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Survival Multiplier

What does survival multiplier mean? Survival multiplier is a skill or characteristic that one possesses that gives him or her an advantage in a situation. In a physical fight, if one of the fighters had extensive hand to hand combat training, then that would be their survival multiplier.

How do we gain a survival multiplier? People enroll in many different courses to gain an advantage over an obstacle or an opponent. I wish I thought of this when I was in college, I would have signed up for some of the recreation and combat classes Texas Tech offered. I did not. Others sign up for courses in building and construction trade, cooking, botany, survival schools, and many other courses that allow them to learn a skill or a trade that one day will help them survive. Some people read books and watch educational videos.

What happens when you do not have time or money to enroll in all these different courses? What do you do?  If you are like me, I eat, sleep, and work. I don’t have much time outside the normal work day to do anything extra (until summer break). So, I take the time at lunch and my break to watch videos (mainly YouTube) to learn different things. You have to be wary of which videos you do watch. For instance, I recently watched videos on canning, so I made sure it was filmed or sponsored by a canning company like Balls or Kerr Jar Co. Many people out there have techniques and practices, but some of them don’t know their elbow from their earhole.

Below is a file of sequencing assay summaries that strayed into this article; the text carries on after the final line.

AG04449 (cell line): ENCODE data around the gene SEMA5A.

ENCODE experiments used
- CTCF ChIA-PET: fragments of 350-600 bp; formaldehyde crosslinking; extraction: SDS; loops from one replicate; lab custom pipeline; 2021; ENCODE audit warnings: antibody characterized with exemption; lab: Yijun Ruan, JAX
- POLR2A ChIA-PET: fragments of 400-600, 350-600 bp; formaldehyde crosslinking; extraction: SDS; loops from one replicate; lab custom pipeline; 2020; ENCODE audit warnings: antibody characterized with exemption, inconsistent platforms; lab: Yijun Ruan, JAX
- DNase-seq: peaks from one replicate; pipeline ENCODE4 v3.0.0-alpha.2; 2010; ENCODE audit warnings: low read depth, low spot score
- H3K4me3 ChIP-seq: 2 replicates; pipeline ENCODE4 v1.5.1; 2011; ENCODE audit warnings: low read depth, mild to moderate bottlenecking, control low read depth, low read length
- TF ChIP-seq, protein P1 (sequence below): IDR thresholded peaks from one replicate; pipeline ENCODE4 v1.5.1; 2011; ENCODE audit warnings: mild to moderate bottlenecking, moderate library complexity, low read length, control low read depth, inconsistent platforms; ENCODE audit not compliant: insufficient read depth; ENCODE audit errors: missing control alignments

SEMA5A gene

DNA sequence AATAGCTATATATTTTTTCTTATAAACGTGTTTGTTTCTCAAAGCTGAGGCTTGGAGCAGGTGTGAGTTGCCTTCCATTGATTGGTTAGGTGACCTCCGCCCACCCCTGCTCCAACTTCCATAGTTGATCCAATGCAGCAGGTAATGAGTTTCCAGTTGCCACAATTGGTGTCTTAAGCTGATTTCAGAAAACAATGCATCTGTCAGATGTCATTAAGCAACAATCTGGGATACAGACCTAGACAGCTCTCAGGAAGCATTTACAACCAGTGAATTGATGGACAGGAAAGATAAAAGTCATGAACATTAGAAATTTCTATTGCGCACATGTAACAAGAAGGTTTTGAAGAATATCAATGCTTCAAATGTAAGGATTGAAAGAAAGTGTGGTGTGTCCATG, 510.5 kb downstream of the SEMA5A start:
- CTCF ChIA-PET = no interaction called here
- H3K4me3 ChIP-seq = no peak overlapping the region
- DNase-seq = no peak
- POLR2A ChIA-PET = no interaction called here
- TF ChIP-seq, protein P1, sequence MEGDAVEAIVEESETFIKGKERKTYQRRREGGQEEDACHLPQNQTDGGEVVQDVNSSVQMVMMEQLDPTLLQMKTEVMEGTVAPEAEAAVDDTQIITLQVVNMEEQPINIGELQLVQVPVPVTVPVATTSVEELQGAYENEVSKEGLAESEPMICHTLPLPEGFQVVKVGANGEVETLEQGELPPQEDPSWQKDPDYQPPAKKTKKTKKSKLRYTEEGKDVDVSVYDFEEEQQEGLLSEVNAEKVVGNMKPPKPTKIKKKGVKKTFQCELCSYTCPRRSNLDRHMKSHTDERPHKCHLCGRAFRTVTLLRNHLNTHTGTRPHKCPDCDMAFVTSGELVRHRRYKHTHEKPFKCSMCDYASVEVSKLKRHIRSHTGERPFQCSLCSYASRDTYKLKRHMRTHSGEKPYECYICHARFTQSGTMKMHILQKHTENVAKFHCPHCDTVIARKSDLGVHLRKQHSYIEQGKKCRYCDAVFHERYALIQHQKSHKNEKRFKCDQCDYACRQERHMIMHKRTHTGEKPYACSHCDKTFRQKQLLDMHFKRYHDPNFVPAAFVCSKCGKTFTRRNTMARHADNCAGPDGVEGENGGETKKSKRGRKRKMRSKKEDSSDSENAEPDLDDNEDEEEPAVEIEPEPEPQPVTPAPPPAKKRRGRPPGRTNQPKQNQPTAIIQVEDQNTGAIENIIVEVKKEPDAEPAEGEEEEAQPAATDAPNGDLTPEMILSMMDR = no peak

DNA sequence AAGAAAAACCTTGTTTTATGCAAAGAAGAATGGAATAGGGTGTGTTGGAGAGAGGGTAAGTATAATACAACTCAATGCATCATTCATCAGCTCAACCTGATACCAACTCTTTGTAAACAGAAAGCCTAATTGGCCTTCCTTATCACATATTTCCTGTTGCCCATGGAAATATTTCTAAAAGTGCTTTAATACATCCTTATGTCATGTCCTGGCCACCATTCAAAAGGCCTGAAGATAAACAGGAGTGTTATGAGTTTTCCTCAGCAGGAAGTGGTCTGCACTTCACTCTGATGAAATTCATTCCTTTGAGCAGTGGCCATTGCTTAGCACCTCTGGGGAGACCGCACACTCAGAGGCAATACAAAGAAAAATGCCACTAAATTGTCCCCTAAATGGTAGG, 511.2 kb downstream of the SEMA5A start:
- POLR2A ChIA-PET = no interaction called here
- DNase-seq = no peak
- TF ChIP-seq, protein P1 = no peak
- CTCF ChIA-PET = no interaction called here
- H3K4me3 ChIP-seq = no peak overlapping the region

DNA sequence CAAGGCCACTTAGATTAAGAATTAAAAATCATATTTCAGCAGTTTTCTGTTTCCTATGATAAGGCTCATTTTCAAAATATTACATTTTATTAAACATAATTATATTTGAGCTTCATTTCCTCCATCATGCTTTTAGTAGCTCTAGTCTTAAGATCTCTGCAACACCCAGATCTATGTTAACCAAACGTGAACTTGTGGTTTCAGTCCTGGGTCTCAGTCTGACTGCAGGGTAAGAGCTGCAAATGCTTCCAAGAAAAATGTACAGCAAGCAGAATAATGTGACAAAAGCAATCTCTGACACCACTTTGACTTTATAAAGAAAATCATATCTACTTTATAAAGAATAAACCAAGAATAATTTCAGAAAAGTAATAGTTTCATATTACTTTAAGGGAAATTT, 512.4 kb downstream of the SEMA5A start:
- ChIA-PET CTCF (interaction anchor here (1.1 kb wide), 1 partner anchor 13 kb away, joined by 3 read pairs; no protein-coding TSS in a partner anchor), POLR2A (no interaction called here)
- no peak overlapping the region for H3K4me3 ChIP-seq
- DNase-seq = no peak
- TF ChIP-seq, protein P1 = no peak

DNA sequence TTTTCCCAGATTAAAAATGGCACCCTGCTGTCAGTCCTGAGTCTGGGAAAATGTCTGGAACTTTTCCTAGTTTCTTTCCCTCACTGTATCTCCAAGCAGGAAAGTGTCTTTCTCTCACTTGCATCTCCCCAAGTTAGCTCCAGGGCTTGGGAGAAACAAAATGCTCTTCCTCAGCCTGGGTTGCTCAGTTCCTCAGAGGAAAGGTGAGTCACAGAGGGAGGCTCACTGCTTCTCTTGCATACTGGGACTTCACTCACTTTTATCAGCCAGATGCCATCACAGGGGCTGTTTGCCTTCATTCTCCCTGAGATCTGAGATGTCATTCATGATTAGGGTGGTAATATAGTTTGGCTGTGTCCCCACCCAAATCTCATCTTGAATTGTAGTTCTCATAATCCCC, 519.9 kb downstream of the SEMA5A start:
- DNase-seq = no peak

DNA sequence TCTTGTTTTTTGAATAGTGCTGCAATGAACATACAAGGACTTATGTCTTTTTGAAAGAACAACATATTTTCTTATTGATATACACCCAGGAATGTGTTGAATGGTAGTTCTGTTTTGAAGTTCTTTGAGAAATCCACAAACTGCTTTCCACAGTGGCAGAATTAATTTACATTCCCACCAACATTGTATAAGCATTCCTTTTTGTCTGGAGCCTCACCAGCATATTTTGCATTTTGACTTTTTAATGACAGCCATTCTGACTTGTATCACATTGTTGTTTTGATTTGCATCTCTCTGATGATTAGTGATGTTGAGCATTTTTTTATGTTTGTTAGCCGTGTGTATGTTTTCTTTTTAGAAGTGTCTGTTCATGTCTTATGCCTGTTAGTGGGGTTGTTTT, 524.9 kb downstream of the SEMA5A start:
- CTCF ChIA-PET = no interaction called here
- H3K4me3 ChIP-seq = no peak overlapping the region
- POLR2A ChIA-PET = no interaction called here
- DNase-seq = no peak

I believe many people forget one of the characteristics they need in order to survive, and that would be they need to be physically fit. You may not need to have 10% body fat, be able to run a marathon, or bench press 350 lbs but I do believe you need to be able to manipulate your body enough to get in and out of tight spots. For about a year now, I have been running. I am also starting Insanity Max. I am embarrassed that I have not done it much lately because I came down with the flu and tournament season in softball (I teach/coach high school students) got me off track. Spring Break starts this evening. I will try to get back on track with my fitness this coming week.